It’s a well-known fact that the sun is bad for your skin. Excessive exposure leads to wrinkles, lines and, in some cases, cancer. But, on the flip side, our bodies need sunlight to function properly, as it helps us produce essential vitamins that we need to thrive. Could the other side of the coin, blocking it out completely, be even more dangerous than the recommended 10 to 15 minutes of daily exposure, especially in relation to vitamin D production—or are all the warnings merely misinformation?
Dermatologists are at the forefront of protecting skin and maintaining its health, which is why we asked them: Is it better to protect your skin and possibly limit vitamin D production, or should you expose your skin to the sun, potentially risking premature aging?
According to Fullerton, CA, dermatologist Julie A. Hodge, MD, you should be getting vitamin D from foods and supplements. “Most of us don’t apply sunscreen correctly, so you are likely to be getting sun-produced vitamin D every time you go outside,” (even in the in the winter). And don’t forget about vitamins. “Most multivitamins provide vitamin D at the suggested intake,” celebrity nutritionist Paula Simpson adds.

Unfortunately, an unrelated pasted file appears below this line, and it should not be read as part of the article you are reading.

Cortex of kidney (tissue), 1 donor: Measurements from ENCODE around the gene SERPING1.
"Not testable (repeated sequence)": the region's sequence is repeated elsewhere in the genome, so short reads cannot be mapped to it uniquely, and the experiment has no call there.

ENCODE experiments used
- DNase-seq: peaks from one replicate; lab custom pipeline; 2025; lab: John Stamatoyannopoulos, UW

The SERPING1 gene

If you think tanning outside is the right way to get your dose, think again. Washington, DC, dermatologist Tina S. Alster, MD, says it takes only 10 minutes of sun exposure to produce enough vitamin D for the day. “Unless you live in Siberia, you don’t need to purposely lay out in the sun or avoid sunscreen to get your vitamin D—and no doctor should be telling you any differently.”
What’s the moral of the story? Eat the right foods and take the proper supplements. Don’t use vitamin D as an excuse for unnecessary sun exposure.
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